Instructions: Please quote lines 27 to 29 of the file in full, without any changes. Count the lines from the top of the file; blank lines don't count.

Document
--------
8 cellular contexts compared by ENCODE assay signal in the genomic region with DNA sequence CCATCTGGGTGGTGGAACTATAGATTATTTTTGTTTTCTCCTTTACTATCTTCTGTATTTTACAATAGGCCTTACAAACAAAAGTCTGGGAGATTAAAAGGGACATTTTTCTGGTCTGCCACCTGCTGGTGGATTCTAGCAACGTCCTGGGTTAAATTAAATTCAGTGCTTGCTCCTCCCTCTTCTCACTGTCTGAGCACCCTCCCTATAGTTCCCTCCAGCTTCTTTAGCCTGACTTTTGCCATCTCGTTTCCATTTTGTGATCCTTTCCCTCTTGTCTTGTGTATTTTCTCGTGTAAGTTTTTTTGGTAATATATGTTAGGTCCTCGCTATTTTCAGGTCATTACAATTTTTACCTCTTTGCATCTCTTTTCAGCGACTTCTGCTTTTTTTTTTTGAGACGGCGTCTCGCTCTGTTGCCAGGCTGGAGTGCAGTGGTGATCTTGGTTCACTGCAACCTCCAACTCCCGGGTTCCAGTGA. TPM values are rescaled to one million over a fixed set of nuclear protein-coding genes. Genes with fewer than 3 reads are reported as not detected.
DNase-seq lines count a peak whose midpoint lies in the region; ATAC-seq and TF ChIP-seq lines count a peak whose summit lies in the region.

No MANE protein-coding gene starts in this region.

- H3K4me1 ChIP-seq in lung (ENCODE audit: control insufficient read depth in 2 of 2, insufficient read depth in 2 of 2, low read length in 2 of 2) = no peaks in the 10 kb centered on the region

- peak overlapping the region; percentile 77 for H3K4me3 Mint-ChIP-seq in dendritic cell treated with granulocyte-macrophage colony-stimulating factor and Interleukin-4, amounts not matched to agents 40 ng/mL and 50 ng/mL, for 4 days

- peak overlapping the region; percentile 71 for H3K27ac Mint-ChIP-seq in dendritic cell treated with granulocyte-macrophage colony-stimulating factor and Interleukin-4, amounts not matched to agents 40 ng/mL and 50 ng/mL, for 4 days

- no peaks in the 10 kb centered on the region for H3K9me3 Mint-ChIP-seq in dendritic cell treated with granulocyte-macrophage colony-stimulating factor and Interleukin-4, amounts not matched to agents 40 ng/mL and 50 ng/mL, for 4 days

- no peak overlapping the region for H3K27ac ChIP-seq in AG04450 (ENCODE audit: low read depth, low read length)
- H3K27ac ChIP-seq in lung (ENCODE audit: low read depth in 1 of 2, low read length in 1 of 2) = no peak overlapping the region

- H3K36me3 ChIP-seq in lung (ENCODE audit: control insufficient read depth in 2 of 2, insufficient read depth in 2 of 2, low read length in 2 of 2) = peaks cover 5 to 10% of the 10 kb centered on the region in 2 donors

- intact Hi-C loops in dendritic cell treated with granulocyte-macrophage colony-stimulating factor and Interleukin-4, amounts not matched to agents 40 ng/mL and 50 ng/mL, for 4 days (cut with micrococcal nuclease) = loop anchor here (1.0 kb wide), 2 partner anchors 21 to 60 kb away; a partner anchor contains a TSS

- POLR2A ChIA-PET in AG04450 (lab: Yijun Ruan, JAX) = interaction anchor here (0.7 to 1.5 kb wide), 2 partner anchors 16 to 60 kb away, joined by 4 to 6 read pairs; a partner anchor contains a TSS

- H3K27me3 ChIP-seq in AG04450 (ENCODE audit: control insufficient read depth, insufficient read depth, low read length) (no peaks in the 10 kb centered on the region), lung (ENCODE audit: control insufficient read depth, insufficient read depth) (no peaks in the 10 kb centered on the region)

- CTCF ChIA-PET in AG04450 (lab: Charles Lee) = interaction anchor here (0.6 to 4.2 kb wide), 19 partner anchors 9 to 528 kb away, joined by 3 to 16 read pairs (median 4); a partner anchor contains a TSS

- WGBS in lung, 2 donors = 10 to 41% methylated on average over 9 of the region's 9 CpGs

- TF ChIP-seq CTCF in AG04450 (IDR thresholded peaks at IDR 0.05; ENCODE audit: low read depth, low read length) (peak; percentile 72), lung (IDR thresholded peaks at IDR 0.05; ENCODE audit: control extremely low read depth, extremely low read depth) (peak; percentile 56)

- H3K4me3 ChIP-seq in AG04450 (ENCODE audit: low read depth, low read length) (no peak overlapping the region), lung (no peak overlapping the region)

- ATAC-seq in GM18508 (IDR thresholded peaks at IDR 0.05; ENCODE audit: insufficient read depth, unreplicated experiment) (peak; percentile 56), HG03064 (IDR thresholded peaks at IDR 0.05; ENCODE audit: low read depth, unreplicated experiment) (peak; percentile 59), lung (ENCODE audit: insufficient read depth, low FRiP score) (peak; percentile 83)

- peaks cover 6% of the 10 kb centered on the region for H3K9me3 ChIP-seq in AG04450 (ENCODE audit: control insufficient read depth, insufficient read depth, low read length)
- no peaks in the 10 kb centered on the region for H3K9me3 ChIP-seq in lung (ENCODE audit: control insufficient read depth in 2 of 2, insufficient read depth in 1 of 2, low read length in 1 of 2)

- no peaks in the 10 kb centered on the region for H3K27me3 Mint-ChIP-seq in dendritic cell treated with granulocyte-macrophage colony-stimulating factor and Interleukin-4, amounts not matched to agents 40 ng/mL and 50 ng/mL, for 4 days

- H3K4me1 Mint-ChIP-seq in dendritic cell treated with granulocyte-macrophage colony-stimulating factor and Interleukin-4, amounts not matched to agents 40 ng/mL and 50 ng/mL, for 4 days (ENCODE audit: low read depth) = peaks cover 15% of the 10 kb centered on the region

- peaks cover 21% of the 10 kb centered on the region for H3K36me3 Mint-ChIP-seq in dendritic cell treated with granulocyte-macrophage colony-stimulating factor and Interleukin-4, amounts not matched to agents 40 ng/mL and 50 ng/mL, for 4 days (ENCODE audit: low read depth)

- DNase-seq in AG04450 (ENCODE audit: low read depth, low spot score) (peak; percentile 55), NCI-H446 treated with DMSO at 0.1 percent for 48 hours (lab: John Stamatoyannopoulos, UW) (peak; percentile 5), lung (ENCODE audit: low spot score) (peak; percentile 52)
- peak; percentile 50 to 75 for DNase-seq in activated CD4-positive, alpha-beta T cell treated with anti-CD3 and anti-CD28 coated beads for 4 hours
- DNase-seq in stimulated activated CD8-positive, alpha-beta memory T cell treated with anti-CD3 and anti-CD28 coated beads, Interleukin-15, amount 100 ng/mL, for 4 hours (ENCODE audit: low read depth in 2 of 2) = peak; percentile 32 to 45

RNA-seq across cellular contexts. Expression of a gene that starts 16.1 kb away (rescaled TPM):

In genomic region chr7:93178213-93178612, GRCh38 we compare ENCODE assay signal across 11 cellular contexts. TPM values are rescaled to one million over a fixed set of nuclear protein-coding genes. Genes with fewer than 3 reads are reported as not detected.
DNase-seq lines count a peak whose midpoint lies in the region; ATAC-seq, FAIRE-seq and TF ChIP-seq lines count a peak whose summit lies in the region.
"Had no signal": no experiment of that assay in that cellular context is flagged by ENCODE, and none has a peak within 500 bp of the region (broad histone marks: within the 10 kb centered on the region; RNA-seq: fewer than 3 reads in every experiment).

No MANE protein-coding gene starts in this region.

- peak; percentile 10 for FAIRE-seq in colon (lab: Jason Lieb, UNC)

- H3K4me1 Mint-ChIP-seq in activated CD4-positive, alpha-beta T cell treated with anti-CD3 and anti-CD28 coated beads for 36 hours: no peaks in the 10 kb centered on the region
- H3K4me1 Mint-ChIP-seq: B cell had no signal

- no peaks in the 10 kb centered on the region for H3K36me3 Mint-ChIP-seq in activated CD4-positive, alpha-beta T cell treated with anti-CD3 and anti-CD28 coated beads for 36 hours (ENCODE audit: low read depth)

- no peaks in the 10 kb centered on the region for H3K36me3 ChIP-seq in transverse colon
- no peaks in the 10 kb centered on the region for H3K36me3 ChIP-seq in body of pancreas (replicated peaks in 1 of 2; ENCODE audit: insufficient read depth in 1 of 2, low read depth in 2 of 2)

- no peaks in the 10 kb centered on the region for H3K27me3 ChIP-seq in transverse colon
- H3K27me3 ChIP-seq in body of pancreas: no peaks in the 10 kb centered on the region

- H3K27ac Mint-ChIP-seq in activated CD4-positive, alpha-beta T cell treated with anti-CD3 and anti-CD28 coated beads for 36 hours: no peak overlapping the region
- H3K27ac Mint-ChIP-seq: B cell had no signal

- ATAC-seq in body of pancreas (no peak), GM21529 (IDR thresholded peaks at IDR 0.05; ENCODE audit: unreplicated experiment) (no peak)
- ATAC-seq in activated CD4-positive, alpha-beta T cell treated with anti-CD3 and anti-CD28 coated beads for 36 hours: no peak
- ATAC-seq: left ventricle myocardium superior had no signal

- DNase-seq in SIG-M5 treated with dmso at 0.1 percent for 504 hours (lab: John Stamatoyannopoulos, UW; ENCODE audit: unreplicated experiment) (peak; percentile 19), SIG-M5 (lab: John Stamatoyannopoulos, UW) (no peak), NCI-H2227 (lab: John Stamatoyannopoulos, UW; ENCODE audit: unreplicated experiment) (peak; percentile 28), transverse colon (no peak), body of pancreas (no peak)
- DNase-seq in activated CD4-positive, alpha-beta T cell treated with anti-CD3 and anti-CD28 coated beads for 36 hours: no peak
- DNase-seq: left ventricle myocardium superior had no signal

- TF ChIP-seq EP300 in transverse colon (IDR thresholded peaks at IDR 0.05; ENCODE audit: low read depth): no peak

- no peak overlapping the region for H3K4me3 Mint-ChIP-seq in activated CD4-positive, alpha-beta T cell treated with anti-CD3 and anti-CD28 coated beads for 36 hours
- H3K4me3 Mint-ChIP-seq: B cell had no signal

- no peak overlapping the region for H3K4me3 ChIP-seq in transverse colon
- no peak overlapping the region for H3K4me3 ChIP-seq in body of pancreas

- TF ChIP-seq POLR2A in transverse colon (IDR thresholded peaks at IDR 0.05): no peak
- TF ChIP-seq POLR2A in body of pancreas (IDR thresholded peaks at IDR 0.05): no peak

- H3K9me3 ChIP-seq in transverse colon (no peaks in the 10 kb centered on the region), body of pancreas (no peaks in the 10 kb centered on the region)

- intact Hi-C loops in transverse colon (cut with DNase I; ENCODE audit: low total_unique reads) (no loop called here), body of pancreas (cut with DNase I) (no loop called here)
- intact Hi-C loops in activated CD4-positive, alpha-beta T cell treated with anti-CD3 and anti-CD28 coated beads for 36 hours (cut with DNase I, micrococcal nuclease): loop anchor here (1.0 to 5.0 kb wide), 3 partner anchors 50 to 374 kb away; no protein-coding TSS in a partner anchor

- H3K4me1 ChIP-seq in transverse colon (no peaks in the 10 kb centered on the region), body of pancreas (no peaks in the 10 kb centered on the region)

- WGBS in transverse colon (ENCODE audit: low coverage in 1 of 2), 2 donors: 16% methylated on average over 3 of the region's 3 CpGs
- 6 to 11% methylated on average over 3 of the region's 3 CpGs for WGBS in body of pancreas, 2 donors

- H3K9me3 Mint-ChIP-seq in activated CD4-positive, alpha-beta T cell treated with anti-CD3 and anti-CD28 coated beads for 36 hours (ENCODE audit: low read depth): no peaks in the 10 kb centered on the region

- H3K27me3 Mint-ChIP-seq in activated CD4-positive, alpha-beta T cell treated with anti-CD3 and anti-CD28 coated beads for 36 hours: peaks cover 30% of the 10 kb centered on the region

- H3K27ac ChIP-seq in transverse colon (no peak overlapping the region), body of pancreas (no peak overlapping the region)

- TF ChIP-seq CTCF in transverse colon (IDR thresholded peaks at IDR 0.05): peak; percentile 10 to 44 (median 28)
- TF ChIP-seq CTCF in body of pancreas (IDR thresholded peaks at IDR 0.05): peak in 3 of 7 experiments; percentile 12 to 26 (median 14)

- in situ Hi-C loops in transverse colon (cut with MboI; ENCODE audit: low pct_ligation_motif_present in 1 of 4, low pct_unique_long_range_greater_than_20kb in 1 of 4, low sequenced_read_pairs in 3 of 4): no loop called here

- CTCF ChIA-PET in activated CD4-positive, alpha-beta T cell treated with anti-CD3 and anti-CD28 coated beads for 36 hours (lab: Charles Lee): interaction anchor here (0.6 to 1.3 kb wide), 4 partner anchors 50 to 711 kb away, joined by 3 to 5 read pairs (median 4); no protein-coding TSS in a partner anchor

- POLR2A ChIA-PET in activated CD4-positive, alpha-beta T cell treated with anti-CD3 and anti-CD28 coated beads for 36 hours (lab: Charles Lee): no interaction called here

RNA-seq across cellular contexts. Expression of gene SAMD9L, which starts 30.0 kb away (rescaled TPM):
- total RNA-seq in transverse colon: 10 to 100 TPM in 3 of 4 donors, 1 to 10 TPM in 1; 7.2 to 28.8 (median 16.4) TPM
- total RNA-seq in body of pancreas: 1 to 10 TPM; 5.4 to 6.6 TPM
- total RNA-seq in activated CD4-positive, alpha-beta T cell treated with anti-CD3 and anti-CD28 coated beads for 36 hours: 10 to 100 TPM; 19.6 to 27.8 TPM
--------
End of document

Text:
RNA-seq across cellular contexts. Expression of a gene that starts 16.1 kb away (rescaled TPM):

In genomic region chr7:93178213-93178612, GRCh38 we compare ENCODE assay signal across 11 cellular contexts. TPM values are rescaled to one million over a fixed set of nuclear protein-coding genes. Genes with fewer than 3 reads are reported as not detected.
DNase-seq lines count a peak whose midpoint lies in the region; ATAC-seq, FAIRE-seq and TF ChIP-seq lines count a peak whose summit lies in the region.